I agree. To quote my other friend Mehdi Medjaoui (@medjawii), “OAuth is flawed, but it is the best we have”. I would say that “consumers are incapable of making informed decisions”, because we’ve crafted the world this way, and our profit margins depend on customers not being able to make informed decisions. It is how markets work things out, and “smart” people get ahead, and all that bullshit. You see this same thing playing out at the terms of service level as well. As a consumer of online services, I am regularly incapable of being able to make informed decisions around how my data is being used, in exchange for using a free web application. Is it because I’m not smart? No, it is because terms of service are purposefully confusing, verbose, legalize, and mind numbing. Why? So I don’t read them, understand them, and run the other way.

This is intentional. You see this in the Tweet responses from Facebook engineers as they call all of us ignorant fools, and say that we agreed to all of this. The problem isn’t OAuth. The problem is intentional deceit and manipulation by corporations, and for some reason we keep showcasing this type of behavior as being savvy, smart, and just doing business. There is no reason that terms of service or OAuth flows can’t be helpful, informative, and in plain language. Platforms just choose to not invest in these areas, because an uninformed user means more profit for the platform, its investors, and shareholders. The lack of available startups, services, and tooling at the terms of service and privacy layer of technology sector demonstrates what a scam all of this has been. If startups cared about their users, we would have seen investment in tools and services that help us all make sense of things. Period.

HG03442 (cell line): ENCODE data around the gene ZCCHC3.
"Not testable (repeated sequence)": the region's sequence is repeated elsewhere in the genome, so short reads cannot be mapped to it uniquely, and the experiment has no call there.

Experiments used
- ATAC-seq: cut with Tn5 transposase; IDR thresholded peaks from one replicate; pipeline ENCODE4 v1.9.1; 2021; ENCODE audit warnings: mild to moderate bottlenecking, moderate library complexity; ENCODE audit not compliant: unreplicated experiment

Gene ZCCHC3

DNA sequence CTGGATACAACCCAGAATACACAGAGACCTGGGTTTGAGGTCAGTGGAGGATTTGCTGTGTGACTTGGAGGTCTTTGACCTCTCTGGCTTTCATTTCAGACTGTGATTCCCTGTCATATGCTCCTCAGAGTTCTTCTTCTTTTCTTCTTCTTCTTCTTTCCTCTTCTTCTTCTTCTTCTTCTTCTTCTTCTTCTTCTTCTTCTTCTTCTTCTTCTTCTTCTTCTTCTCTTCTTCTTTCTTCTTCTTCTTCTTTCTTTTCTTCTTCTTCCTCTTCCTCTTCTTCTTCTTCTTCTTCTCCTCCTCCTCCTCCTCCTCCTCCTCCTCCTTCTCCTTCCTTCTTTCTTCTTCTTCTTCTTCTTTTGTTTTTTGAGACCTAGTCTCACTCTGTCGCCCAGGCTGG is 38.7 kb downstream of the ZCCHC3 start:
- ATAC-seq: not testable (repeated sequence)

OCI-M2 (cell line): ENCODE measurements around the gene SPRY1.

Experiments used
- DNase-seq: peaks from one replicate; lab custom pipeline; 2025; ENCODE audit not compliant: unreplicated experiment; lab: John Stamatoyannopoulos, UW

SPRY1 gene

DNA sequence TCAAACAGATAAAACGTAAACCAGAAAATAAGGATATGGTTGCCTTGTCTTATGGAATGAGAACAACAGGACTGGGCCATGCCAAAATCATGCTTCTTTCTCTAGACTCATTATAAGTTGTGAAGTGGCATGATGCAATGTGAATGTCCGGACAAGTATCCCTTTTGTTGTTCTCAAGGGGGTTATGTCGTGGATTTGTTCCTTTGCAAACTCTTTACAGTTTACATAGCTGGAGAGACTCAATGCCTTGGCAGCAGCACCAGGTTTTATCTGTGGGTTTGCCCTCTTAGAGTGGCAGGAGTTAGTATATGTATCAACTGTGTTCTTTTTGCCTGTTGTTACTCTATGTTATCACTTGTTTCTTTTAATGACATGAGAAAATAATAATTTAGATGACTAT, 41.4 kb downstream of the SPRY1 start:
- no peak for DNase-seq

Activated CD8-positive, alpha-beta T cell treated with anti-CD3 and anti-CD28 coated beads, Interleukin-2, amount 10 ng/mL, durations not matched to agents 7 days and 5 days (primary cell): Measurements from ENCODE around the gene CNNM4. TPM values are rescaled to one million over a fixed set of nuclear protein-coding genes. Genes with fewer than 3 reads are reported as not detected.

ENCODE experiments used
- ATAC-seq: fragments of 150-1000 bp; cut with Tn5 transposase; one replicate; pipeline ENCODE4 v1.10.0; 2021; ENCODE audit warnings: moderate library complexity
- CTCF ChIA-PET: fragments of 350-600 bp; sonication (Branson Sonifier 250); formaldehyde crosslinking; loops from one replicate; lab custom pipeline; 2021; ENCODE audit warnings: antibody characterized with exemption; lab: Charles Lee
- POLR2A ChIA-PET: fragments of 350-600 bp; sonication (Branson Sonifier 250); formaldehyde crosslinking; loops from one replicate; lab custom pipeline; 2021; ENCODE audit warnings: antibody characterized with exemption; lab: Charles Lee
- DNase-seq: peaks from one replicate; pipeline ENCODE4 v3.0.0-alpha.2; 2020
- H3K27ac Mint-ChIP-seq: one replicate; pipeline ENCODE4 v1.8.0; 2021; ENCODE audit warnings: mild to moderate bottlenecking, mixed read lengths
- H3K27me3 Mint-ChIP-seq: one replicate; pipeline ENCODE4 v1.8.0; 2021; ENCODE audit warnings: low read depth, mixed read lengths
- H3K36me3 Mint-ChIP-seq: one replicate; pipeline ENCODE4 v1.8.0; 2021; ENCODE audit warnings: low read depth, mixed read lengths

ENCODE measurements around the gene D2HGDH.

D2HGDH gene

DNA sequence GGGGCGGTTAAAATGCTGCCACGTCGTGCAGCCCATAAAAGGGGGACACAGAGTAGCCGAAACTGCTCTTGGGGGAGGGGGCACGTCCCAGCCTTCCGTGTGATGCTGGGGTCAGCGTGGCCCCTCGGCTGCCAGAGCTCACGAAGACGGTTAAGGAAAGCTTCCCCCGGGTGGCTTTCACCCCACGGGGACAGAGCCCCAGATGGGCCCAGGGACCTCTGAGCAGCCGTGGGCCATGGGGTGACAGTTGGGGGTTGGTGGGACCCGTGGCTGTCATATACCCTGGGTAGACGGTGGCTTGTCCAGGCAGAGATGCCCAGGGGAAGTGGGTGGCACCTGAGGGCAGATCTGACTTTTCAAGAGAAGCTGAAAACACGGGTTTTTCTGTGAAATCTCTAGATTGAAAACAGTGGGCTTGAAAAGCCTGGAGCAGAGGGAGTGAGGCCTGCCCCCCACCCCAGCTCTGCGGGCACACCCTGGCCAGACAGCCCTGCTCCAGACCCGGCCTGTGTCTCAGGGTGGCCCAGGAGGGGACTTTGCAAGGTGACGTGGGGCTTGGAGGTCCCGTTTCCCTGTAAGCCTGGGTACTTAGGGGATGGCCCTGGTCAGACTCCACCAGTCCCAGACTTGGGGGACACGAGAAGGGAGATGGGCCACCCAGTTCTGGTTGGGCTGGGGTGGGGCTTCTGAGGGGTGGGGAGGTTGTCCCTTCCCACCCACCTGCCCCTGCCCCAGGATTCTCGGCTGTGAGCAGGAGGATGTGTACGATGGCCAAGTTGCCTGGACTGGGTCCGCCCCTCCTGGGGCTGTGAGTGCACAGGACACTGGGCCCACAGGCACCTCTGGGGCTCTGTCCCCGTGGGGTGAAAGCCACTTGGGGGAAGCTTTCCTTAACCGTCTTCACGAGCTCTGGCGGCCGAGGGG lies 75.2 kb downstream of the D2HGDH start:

I’ve sat in multi-day OAuth negotiation sessions on behalf of the White House, negotiating OAuth scopes on behalf of power customers. I’ve seen how strong armed the corporations can be, and how little defense the average consumer has. I’ve seen technology platforms intentionally complexify things over and over. I’ve also seen plain language terms of service that actually make sense–read Slack’s for an example. I’ve seen OAuth flows that protect a user’s interest, however I haven’t seen ANY investment in actually educating end-users about what is OAuth, and why it matters. You know, like the personal finance classes we all get in high school? (I wrote that shit in 2013!!!) Why aren’t we educating the average consumer about managing their personal data and privacy? Why aren’t we setting standards for OAuth scopes, and flows for technology platforms? Good question!

I’ve spent the last eight years trying to encourage platforms to be better citizens using their APIs. I’ve been aggregating and showcasing the healthy building blocks they can use to better serve their customers, and provide more observability into how they operate. At this point, I feel like the tech sector has had their chance. Y’all chose to willfully ignore the interest of end-users, and get rich on all of our data. I know you all will cry foul now that the regulatory winds are starting to blow. Too bad. You had you chance. I’m going to focus all my energy and resources into educating policy and lawmakers about how they can use APIs, OAuth, and other building blocks already in use to put y’all into check. There is no reason the average consumer can’t make an informed decision around the terms of service of the platforms they depend on, and intelligently participate in conversations around access to their data using OAuth. As Matt said, “it is a question of complexity and incentives for the business to be deliberately opaque.”–regulations and policy is how we shift that.